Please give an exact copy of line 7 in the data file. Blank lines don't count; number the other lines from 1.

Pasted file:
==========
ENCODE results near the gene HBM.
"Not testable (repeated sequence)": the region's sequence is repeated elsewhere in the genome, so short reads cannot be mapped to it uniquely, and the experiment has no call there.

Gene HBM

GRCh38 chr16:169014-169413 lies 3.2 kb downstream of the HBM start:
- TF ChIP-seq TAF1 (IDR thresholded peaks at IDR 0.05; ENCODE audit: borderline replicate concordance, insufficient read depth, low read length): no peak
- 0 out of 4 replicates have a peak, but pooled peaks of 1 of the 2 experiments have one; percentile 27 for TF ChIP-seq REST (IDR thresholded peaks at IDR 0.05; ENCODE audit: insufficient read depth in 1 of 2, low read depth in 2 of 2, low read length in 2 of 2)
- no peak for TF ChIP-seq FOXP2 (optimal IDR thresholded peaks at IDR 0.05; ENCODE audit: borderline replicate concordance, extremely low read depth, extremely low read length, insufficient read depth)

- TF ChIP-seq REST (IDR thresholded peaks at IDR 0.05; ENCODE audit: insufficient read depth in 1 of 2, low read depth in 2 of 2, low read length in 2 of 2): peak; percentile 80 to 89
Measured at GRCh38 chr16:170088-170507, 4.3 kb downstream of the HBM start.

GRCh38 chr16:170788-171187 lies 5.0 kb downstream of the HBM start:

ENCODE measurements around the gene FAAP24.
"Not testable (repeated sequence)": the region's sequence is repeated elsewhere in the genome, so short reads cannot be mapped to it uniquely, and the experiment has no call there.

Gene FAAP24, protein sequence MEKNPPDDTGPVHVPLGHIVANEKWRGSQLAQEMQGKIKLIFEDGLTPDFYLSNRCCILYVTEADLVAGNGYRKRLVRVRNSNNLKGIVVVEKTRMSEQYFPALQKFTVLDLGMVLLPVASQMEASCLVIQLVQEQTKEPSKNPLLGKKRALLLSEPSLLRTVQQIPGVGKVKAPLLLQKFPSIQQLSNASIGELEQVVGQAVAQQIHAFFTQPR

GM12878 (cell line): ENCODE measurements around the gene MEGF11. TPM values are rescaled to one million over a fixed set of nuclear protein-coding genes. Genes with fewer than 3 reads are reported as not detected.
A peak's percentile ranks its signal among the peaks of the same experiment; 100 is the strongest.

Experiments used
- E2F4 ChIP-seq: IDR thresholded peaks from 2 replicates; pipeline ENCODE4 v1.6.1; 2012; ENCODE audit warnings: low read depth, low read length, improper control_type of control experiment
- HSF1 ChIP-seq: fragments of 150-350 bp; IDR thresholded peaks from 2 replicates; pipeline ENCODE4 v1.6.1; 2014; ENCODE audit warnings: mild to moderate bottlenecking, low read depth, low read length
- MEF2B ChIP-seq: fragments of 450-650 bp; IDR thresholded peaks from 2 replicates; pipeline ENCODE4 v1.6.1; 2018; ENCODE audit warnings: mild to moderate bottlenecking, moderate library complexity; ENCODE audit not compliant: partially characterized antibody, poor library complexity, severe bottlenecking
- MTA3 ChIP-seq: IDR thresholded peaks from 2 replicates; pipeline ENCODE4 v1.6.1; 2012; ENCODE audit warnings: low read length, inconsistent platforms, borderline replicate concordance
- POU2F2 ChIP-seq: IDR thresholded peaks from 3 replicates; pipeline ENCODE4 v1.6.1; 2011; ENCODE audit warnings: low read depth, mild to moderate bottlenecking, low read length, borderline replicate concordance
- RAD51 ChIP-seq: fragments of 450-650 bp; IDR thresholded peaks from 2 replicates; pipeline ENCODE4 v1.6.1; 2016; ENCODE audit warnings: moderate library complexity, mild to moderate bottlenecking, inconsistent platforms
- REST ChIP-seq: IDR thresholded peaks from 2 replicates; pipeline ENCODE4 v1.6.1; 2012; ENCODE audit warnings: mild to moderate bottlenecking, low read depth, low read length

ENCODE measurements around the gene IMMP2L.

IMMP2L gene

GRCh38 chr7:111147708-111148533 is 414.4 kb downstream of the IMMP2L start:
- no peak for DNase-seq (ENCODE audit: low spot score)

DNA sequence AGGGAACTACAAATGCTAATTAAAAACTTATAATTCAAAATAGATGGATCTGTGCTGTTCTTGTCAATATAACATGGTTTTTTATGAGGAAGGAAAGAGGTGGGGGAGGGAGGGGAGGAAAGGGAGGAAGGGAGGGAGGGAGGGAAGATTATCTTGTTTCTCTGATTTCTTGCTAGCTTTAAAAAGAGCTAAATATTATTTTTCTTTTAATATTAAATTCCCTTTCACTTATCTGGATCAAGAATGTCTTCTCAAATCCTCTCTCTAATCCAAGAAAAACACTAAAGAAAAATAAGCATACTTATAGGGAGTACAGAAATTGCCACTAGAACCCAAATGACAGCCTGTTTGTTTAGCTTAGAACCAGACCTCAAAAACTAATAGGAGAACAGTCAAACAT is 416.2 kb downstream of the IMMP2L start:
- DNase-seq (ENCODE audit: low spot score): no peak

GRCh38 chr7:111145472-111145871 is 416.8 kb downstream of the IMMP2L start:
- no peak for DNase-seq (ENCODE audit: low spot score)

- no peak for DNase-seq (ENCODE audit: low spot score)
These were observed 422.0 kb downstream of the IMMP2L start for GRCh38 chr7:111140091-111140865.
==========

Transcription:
- no peak for TF ChIP-seq FOXP2 (optimal IDR thresholded peaks at IDR 0.05; ENCODE audit: borderline replicate concordance, extremely low read depth, extremely low read length, insufficient read depth)